You know how some people have ointment tubes and medicine jars in their bathroom cabinets that have been there for decades? You can tell by the package design that the item hails from a time when nurses still wore white dresses and cute, triangular hats. The metal lid has rust around the edge. The cream inside has solidified. Yet they don't throw it out. Resting in the shadows between Q-tips and corn pads, it has taken on the gravitas of a family motif, a fixed indicator of their collective identity and medical history. The children in the family have grown accustomed to bumping into that crusted old bottle of Doan's Pill's whenever they retrieve a Band-aid. Years later, the sight of Doans Pill's will trigger a wave of nostalgia for them.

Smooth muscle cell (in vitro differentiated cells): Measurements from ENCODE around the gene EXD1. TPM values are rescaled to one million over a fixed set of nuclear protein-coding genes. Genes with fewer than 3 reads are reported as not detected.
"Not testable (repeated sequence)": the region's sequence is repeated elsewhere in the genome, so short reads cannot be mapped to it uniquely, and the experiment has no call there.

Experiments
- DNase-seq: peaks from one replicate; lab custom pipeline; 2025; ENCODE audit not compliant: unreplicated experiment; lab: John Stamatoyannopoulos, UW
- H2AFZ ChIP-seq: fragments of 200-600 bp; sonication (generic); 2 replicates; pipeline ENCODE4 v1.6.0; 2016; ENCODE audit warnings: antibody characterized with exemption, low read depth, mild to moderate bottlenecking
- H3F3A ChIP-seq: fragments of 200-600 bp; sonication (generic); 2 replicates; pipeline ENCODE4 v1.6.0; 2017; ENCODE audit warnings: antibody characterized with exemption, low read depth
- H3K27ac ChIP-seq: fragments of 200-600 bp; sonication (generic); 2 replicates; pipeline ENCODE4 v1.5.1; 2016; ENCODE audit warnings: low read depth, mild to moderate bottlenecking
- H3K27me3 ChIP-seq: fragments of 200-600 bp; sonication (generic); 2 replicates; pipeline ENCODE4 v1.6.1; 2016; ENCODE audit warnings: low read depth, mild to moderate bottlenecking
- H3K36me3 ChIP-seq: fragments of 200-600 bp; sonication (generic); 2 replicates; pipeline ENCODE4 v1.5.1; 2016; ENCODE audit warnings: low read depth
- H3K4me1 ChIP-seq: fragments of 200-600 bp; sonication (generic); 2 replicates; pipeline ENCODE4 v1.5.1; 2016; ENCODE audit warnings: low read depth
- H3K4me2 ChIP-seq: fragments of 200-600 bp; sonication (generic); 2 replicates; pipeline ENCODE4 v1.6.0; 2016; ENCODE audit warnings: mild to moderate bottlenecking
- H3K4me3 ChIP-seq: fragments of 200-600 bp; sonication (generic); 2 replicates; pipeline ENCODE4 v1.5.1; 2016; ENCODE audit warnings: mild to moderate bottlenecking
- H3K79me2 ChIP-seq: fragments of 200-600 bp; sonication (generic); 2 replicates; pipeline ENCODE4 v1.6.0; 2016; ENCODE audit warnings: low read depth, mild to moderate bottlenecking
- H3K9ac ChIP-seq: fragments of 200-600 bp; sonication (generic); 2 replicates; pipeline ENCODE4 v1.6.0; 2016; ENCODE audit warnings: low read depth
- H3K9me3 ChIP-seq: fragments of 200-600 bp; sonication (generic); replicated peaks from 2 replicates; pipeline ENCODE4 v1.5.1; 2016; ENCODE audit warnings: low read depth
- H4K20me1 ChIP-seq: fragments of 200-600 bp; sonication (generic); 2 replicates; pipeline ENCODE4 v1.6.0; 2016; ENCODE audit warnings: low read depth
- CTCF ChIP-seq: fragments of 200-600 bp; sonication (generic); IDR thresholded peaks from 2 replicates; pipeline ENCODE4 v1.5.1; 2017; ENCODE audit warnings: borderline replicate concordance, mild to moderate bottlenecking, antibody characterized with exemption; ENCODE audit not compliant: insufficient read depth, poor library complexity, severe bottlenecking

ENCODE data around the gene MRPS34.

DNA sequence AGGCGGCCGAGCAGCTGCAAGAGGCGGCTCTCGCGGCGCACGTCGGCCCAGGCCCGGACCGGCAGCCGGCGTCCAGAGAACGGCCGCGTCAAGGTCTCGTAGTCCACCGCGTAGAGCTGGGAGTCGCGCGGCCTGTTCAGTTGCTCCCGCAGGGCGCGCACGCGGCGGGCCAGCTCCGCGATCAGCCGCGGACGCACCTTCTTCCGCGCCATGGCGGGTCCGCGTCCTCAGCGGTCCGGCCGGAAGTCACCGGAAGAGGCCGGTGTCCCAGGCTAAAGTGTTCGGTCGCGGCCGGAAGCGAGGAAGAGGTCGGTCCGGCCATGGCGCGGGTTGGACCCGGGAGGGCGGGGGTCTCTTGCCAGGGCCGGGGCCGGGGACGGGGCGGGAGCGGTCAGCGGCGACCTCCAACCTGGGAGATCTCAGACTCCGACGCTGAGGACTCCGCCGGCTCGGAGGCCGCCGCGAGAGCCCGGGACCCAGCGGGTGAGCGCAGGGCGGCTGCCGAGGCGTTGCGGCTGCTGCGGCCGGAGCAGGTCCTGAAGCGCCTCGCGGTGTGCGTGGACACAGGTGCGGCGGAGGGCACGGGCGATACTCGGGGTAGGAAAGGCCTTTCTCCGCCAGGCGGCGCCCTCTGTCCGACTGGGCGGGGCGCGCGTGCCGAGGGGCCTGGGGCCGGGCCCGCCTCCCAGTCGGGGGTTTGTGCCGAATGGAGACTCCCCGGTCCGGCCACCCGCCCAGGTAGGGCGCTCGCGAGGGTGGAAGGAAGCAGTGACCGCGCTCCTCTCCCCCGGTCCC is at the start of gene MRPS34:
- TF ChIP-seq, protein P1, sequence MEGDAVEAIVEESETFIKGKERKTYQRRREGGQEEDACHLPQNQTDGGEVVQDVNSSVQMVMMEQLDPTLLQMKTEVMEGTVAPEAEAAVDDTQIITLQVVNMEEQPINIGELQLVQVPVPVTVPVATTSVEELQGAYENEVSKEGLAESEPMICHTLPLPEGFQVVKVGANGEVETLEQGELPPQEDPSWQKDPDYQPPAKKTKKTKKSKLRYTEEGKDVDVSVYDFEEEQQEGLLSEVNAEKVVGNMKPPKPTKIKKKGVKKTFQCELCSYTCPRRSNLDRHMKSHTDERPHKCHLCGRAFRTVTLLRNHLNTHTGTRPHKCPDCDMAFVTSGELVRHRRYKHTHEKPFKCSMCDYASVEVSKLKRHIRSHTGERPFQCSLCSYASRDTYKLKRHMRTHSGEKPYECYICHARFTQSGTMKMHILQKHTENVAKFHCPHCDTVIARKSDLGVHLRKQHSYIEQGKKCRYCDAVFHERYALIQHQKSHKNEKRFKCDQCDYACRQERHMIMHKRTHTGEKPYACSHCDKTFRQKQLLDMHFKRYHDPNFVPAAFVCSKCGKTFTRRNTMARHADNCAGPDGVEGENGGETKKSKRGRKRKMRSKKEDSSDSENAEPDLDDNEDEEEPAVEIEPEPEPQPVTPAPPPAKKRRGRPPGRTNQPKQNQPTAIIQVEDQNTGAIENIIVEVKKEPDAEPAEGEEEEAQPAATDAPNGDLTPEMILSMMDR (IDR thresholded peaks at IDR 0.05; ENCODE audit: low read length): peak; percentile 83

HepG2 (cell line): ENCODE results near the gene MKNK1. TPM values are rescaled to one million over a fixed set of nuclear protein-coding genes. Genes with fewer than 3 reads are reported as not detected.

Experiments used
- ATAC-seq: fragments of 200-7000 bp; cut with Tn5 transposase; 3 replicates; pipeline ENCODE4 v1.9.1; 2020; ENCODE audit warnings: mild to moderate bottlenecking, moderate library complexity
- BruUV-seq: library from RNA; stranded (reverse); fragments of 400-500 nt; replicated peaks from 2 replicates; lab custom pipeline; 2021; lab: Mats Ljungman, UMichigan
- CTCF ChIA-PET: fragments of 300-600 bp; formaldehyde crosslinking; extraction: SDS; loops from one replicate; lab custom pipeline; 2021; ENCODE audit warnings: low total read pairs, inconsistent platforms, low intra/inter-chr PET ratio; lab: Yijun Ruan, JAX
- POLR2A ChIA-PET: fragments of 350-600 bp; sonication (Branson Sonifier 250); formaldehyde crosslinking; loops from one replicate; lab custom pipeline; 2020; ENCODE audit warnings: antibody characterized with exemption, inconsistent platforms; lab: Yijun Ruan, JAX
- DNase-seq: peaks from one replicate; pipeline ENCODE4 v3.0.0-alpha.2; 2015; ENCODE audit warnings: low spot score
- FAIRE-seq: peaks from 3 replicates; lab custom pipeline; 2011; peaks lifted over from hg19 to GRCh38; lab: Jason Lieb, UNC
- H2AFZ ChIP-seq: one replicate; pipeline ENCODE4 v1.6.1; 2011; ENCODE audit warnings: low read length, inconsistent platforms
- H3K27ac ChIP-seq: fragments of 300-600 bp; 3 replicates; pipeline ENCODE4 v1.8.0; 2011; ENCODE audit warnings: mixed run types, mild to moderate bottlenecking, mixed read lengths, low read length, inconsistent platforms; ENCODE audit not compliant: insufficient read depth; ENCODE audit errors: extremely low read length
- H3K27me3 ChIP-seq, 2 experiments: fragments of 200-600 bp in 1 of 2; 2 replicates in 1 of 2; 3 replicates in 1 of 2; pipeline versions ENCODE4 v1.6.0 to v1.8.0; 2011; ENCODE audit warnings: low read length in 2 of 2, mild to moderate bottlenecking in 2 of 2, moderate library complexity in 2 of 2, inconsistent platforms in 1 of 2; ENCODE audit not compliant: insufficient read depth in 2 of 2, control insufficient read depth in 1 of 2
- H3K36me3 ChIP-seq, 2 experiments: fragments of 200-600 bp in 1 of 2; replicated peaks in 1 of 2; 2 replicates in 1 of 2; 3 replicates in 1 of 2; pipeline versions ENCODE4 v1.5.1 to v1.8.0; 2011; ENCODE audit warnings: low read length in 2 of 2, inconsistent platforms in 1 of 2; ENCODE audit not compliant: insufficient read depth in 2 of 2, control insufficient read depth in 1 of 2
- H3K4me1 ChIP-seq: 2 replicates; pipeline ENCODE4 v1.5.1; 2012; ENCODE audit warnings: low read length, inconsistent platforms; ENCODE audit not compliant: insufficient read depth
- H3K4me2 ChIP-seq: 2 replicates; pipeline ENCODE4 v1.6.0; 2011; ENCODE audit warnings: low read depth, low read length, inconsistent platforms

I don't have any over-the-counter relics gathering dust and significance in my bathroom cabinet. The closest I can come is this little green tin of Doctor Burt's skin ointment. I have had it for probably 7 years --more than half the kids' lives. Annabelle asks for it from time to time, when she has bug bites. "Where is that green container with the man on it?"she says. Perhaps years from now the scruffy visage on this tin will be one that hurtles her back into the dimlit corridor of some childhood memory.